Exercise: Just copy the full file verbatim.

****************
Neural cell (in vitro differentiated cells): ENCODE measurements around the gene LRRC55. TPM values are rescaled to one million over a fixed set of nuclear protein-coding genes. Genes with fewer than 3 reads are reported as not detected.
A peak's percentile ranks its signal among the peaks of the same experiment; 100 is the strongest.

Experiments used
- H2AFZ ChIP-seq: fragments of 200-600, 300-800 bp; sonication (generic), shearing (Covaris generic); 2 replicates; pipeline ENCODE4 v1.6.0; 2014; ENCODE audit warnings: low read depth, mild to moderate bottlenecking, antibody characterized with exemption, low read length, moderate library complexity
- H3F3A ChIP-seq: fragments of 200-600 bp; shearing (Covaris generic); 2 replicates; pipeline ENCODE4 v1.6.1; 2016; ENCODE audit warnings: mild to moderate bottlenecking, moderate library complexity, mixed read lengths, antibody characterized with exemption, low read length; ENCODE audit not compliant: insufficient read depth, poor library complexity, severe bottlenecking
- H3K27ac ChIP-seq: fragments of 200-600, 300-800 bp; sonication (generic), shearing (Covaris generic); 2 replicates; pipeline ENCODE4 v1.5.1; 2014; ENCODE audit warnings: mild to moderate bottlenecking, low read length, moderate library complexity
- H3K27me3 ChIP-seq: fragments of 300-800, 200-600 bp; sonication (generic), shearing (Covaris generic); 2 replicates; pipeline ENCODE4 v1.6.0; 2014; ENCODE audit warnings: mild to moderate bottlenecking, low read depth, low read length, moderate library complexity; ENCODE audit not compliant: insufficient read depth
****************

Neural cell (in vitro differentiated cells): ENCODE measurements around the gene LRRC55. TPM values are rescaled to one million over a fixed set of nuclear protein-coding genes. Genes with fewer than 3 reads are reported as not detected.
A peak's percentile ranks its signal among the peaks of the same experiment; 100 is the strongest.

Experiments used
- H2AFZ ChIP-seq: fragments of 200-600, 300-800 bp; sonication (generic), shearing (Covaris generic); 2 replicates; pipeline ENCODE4 v1.6.0; 2014; ENCODE audit warnings: low read depth, mild to moderate bottlenecking, antibody characterized with exemption, low read length, moderate library complexity
- H3F3A ChIP-seq: fragments of 200-600 bp; shearing (Covaris generic); 2 replicates; pipeline ENCODE4 v1.6.1; 2016; ENCODE audit warnings: mild to moderate bottlenecking, moderate library complexity, mixed read lengths, antibody characterized with exemption, low read length; ENCODE audit not compliant: insufficient read depth, poor library complexity, severe bottlenecking
- H3K27ac ChIP-seq: fragments of 200-600, 300-800 bp; sonication (generic), shearing (Covaris generic); 2 replicates; pipeline ENCODE4 v1.5.1; 2014; ENCODE audit warnings: mild to moderate bottlenecking, low read length, moderate library complexity
- H3K27me3 ChIP-seq: fragments of 300-800, 200-600 bp; sonication (generic), shearing (Covaris generic); 2 replicates; pipeline ENCODE4 v1.6.0; 2014; ENCODE audit warnings: mild to moderate bottlenecking, low read depth, low read length, moderate library complexity; ENCODE audit not compliant: insufficient read depth